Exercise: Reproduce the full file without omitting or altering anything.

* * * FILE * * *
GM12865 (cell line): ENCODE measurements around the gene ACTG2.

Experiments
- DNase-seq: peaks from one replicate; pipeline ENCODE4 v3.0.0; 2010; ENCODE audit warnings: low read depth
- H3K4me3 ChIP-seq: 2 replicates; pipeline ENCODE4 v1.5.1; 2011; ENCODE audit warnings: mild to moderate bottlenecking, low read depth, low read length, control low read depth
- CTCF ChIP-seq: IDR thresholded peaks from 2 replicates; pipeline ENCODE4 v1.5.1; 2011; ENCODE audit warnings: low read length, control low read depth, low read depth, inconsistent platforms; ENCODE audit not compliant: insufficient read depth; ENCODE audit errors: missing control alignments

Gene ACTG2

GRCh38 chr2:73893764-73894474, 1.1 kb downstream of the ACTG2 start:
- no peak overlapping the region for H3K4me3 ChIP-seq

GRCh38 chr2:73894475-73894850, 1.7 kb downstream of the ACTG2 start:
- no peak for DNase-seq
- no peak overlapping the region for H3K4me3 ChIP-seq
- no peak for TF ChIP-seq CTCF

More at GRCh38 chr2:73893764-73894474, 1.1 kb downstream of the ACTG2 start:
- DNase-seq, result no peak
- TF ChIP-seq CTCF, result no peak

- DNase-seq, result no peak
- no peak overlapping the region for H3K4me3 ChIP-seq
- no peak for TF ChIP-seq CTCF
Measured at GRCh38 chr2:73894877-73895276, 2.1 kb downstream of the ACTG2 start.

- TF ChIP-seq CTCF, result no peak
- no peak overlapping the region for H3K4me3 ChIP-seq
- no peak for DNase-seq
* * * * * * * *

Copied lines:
GM12865 (cell line): ENCODE measurements around the gene ACTG2.

Experiments
- DNase-seq: peaks from one replicate; pipeline ENCODE4 v3.0.0; 2010; ENCODE audit warnings: low read depth
- H3K4me3 ChIP-seq: 2 replicates; pipeline ENCODE4 v1.5.1; 2011; ENCODE audit warnings: mild to moderate bottlenecking, low read depth, low read length, control low read depth
- CTCF ChIP-seq: IDR thresholded peaks from 2 replicates; pipeline ENCODE4 v1.5.1; 2011; ENCODE audit warnings: low read length, control low read depth, low read depth, inconsistent platforms; ENCODE audit not compliant: insufficient read depth; ENCODE audit errors: missing control alignments

Gene ACTG2

GRCh38 chr2:73893764-73894474, 1.1 kb downstream of the ACTG2 start:
- no peak overlapping the region for H3K4me3 ChIP-seq

GRCh38 chr2:73894475-73894850, 1.7 kb downstream of the ACTG2 start:
- no peak for DNase-seq
- no peak overlapping the region for H3K4me3 ChIP-seq
- no peak for TF ChIP-seq CTCF

More at GRCh38 chr2:73893764-73894474, 1.1 kb downstream of the ACTG2 start:
- DNase-seq, result no peak
- TF ChIP-seq CTCF, result no peak

- DNase-seq, result no peak
- no peak overlapping the region for H3K4me3 ChIP-seq
- no peak for TF ChIP-seq CTCF
Measured at GRCh38 chr2:73894877-73895276, 2.1 kb downstream of the ACTG2 start.

- TF ChIP-seq CTCF, result no peak
- no peak overlapping the region for H3K4me3 ChIP-seq
- no peak for DNase-seq